Usable Cloud Security – The Antidote to Cloud Complexity
Cloud security risk is ubiquitous yet manageable if you accept cloud complexity and seek solutions focused on usability and insights you can act on.
An effective cloud security solution should present information that is manageable, usable and actionable. Here’s what that looks like.
Cloud security risk is ubiquitous – yet can be mitigated. It’s important to accept cloud complexity and seek solutions that make managing security more workable. Key is accurate risk prioritization and operationable steps for fixing risk – these enable you to work at reducing risk with confidence. Below, we look at what makes the cloud challenging to manage securely and how to overcome those challenges in an actionable manner.
Why Cloud Infrastructure Is Complex
Cloud environments are made of multiple, dispersed permanent and ephemeral components. This by-design architecture drives the ability of the cloud to support agility and growth. On the other hand, these same architectural ingredients turn cloud environments into a dynamic blend of maze-like constructs that are difficult to protect.
Despite the many resources available for managing the cloud, most organizations don’t have deep visibility into their cloud environment. The absence of visibility leaves IT and cloud practitioners without a map or compass to know what move to make next. Deep technological know-how of cloud components is necessary to successfully navigate the maze, and identify and mitigate vulnerabilities. Multicloud environments add another layer of “blindness” since managing security across clouds requires visibility into each cloud vendor’s unique IAM model.
Cloud, for all its benefits, creates complexity at organizational and extra-organizational levels as well. There is confusion, born of shared responsibility models, between the enterprise and public cloud provider over who is responsible for securing what. A general rule of thumb is that the provider secures the cloud and the business is in charge of anything in the cloud. However, to manage this effectively and ensure no security gaps, the specifics of what this means needs to be confirmed by each security team and incorporated in their day-to-day process.
Within an organization, cloud responsibility is also distributed. The broad technological scope of cloud management requires cross-team – and many would say cross-cultural – collaboration around security, with IT, Cloud Security, IAM, DevOps, DevSecOps and even different business units involved. The personnel who “own” security, Security teams, aren’t in charge of the environments, which are owned by DevOps and developers. Despite this separation of duties, the ability to succeed in enhancing the security posture is dependent on both. In reality, organizational silos might mean that important tasks fall between the cracks. If security isn’t prioritized, knowledge of the cloud will be dispersed and/or teams will lack processes and tools to incorporate cloud security practices.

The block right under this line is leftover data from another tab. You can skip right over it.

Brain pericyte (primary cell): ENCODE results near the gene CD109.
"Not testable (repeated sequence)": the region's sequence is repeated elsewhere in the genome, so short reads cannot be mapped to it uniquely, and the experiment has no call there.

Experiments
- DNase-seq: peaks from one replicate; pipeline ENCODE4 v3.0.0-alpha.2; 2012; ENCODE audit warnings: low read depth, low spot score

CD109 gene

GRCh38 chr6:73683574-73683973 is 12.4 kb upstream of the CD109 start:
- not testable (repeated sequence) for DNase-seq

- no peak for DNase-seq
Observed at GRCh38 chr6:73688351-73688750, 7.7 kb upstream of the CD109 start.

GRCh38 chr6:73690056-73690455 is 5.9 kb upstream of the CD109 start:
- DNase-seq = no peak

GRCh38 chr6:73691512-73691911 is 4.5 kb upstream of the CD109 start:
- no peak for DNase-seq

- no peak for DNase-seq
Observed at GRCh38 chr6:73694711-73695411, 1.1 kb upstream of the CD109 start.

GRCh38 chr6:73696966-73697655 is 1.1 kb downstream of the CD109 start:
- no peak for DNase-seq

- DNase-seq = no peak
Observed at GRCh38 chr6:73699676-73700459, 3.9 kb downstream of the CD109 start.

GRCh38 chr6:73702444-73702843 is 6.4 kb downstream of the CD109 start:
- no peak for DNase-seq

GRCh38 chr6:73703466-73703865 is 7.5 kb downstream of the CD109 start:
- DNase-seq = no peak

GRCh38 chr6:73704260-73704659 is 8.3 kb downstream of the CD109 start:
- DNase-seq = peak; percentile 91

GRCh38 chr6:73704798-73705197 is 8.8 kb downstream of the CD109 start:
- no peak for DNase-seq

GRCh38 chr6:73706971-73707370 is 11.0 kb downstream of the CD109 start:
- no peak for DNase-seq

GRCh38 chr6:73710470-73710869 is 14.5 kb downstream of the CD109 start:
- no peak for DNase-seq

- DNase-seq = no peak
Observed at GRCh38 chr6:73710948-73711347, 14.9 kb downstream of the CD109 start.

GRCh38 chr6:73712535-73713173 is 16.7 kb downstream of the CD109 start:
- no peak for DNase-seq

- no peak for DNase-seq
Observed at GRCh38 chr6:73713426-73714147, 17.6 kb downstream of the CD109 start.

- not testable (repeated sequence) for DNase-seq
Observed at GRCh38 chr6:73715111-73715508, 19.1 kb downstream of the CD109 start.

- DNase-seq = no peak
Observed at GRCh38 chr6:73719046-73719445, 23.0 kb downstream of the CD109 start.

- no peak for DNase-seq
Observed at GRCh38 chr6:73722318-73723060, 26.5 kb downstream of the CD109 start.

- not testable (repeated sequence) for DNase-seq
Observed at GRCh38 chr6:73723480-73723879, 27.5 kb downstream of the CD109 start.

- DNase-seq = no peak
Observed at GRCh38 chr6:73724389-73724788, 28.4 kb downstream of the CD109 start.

Finally, the cloud has organizations dealing with unique security challenges they have never encountered before. The cloud’s microservices structure has made identity the new perimeter. Human users and service principals require identities to gain access to resources and systems, unlike on-premises access management, which was based on network security and a castle-and-moat approach. Instead, IT and security teams are now managing tens of thousands of new digital identities and the permissions these identities have to access and modify sensitive resources.
Cloud misconfigurations or lack of attention to detail when managing permissions could provide threat actors with a gift you didn’t intend: unwarranted access that provides the ability to take over entire cloud environments, extract data from databases, encrypt data in exchange for a ransom and more.
Not surprisingly, the Verizon Data Breach Investigations Report (DBIR) found that credentials have become the number one credential security weakness. IBM put a price on that weakness; the IBM “Cost of a Data Breach Report 2022” identified stolen credentials as the number one attack vector over the past two years (and nearly one-fifth of all attacks in 2022), at an average breach cost of $4.5M.
All these reasons make cloud security frustrating and challenging. But it doesn’t have to be this way.
Making Cloud Complexity Risk Consumable
Security teams must recognize that cloud environments are complex – that even if they think they have a grip on who can access what, they need more granular visibility to fully see risk. What are the options for achieving greater access security and minimizing these risks?
Alternative #1: Restrict or Forego Cloud Usage
To avoid the risk of a breach, a legacy security approach blocks any potential threat and vulnerability. Such an approach toward the cloud would prompt a business to scale down cloud use and insist that sensitive data and systems reside solely on-premises.
Obviously, with all the goodness the cloud has to offer, this approach is impractical for businesses aspiring to grow new lines of business and into new geographies, be agile and stay competitive. Security teams need to be business enablers, and business departments would be hindered by such a move. A different solution is required.
Alternative #2: Hire Enormous Security and DevSecOps Teams
Another solution for overcoming security gaps is to recruit many more people. The team would be tasked with meticulously combing through policies and activities logs to determine no identity or general cloud misconfigurations, and that permissions are given according to the modern security principle of least privilege. They would monitor all vulnerabilities, attempt to identify risks and issue fixes for mitigating them.
While it may sound like a CISO’s dream, this solution is not very practical. Despite the recent softening of the market there remains an enormous skill-set gap in cloud security. There are more open positions and requirements than people, finding qualified new hires requires intense resources, and it is uncertain there are enough employees out there with the required abilities.